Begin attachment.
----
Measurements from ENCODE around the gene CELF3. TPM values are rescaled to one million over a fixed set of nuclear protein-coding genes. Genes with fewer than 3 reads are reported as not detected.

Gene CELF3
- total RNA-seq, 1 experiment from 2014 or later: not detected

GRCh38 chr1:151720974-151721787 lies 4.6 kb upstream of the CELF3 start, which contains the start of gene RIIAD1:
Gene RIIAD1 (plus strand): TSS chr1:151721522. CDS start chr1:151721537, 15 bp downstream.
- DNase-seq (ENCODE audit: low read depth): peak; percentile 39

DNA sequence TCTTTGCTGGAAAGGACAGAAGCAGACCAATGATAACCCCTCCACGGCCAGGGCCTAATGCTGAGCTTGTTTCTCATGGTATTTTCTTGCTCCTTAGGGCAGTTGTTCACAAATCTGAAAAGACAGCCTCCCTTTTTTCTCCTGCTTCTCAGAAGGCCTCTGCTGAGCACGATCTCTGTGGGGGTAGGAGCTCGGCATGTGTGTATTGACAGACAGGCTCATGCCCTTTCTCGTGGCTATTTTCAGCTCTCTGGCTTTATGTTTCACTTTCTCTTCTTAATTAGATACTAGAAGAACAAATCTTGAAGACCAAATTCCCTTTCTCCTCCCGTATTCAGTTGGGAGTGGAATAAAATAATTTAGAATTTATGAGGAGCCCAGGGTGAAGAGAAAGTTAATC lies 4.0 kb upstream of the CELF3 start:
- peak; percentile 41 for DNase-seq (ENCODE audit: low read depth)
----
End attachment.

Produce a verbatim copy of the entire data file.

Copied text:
Measurements from ENCODE around the gene CELF3. TPM values are rescaled to one million over a fixed set of nuclear protein-coding genes. Genes with fewer than 3 reads are reported as not detected.

Gene CELF3
- total RNA-seq, 1 experiment from 2014 or later: not detected

GRCh38 chr1:151720974-151721787 lies 4.6 kb upstream of the CELF3 start, which contains the start of gene RIIAD1:
Gene RIIAD1 (plus strand): TSS chr1:151721522. CDS start chr1:151721537, 15 bp downstream.
- DNase-seq (ENCODE audit: low read depth): peak; percentile 39

DNA sequence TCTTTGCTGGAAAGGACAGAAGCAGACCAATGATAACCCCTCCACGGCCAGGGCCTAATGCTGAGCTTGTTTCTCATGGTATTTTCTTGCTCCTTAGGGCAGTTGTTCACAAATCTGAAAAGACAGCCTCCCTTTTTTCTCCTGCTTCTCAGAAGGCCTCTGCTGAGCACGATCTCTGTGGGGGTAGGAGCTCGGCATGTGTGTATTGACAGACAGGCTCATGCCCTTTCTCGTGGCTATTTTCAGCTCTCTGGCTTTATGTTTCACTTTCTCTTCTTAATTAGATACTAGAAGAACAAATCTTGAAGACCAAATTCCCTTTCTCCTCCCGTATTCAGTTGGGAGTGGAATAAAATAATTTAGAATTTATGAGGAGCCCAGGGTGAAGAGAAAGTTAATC lies 4.0 kb upstream of the CELF3 start:
- peak; percentile 41 for DNase-seq (ENCODE audit: low read depth)